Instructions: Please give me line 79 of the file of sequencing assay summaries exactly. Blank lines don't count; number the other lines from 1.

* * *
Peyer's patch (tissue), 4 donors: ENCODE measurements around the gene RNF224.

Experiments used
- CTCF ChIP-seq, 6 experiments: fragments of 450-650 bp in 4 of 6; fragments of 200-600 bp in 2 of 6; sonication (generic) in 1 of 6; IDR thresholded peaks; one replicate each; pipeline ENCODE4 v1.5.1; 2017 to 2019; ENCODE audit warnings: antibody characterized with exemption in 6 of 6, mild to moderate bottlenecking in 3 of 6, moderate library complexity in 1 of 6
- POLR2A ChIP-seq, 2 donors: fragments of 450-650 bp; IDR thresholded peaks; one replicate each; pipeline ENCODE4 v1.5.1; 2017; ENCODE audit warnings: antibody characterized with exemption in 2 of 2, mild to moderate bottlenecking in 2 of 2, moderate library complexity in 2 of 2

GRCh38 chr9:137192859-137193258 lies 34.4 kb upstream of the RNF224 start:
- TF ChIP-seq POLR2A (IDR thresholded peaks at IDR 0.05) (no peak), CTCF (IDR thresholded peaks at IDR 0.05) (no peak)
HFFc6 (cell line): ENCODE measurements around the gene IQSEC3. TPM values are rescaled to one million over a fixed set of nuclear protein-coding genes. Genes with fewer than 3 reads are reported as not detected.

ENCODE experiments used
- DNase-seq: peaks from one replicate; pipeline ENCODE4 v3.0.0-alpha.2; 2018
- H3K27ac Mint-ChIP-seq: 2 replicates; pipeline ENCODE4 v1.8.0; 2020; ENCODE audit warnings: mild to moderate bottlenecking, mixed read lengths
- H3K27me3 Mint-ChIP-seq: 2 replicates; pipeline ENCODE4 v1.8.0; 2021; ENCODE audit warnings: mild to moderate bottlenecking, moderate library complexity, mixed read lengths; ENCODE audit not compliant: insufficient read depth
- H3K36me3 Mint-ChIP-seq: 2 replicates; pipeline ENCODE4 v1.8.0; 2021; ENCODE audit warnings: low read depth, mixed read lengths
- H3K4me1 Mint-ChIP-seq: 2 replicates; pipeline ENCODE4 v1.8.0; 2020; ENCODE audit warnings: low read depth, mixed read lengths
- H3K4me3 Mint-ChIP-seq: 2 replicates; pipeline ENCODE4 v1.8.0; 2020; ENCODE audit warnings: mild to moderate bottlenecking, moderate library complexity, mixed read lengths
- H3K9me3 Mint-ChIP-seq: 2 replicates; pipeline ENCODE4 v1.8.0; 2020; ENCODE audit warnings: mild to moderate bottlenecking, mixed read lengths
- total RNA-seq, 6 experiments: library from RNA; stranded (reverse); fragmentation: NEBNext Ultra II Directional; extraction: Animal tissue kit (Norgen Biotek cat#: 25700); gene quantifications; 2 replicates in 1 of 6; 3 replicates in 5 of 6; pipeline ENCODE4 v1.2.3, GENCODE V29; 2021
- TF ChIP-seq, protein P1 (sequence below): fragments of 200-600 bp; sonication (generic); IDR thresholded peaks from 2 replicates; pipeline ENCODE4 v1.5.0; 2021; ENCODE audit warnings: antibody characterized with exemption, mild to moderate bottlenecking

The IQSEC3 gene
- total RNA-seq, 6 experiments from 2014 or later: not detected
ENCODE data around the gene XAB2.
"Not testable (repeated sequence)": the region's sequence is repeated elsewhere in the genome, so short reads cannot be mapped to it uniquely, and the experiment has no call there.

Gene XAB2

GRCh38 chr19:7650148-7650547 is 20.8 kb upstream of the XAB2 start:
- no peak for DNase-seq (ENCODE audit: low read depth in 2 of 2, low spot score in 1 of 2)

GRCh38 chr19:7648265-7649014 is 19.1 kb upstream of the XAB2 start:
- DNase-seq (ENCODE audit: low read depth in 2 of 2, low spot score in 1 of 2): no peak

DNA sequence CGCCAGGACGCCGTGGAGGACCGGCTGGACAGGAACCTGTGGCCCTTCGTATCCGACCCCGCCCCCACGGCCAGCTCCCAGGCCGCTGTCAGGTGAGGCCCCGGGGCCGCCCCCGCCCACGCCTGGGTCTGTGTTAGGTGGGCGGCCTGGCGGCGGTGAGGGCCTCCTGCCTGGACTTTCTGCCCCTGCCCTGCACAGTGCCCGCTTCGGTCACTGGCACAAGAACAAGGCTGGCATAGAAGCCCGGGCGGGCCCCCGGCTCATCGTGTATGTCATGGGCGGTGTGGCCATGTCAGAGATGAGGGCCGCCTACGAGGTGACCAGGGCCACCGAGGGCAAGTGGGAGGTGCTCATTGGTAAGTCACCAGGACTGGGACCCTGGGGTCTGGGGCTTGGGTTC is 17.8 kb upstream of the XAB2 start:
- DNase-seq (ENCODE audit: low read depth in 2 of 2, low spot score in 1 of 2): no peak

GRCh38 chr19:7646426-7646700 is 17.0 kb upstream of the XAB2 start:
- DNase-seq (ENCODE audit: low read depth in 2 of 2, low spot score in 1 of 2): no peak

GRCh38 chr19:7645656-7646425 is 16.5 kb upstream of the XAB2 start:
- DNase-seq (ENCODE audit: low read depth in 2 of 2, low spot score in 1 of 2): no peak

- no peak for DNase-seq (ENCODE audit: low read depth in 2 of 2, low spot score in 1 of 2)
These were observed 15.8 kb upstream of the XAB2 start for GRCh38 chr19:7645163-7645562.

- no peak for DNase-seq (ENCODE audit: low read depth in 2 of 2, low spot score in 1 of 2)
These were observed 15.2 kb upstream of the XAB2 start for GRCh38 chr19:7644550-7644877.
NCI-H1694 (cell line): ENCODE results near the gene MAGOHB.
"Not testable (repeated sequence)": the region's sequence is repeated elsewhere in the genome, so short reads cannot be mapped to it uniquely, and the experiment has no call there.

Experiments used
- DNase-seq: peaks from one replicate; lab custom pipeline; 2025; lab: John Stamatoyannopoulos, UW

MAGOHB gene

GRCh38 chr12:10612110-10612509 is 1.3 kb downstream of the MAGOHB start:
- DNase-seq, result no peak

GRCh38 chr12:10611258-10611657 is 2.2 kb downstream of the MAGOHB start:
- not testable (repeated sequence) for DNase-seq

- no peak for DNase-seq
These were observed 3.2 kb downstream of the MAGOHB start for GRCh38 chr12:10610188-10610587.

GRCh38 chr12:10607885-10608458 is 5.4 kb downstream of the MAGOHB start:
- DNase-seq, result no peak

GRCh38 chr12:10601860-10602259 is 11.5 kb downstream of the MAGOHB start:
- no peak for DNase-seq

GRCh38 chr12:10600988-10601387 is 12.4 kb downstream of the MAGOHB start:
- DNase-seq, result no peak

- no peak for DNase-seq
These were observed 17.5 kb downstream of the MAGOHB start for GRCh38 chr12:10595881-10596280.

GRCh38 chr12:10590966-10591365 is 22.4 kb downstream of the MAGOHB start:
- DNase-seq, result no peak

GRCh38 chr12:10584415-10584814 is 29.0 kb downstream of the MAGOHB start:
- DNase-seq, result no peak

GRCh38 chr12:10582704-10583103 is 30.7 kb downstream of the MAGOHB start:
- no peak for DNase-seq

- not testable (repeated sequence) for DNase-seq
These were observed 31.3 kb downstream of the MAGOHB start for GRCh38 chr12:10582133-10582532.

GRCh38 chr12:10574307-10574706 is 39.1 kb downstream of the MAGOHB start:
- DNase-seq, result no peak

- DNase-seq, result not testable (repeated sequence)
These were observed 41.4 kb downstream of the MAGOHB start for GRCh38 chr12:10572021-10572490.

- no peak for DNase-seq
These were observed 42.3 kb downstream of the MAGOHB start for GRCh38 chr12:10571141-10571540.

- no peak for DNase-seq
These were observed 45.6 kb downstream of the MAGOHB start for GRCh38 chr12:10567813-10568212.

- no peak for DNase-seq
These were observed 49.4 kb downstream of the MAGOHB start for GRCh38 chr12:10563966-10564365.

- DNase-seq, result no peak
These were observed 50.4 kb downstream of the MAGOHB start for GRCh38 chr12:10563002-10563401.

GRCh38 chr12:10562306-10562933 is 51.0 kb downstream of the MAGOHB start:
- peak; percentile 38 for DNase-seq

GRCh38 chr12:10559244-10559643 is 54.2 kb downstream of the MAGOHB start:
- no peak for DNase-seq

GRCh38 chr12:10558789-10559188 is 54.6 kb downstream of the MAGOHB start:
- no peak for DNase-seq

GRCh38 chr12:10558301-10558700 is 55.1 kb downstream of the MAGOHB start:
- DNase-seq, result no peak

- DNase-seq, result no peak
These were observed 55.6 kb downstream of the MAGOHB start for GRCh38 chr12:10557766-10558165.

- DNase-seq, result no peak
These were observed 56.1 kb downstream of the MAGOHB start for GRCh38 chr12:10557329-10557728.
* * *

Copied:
- no peak for DNase-seq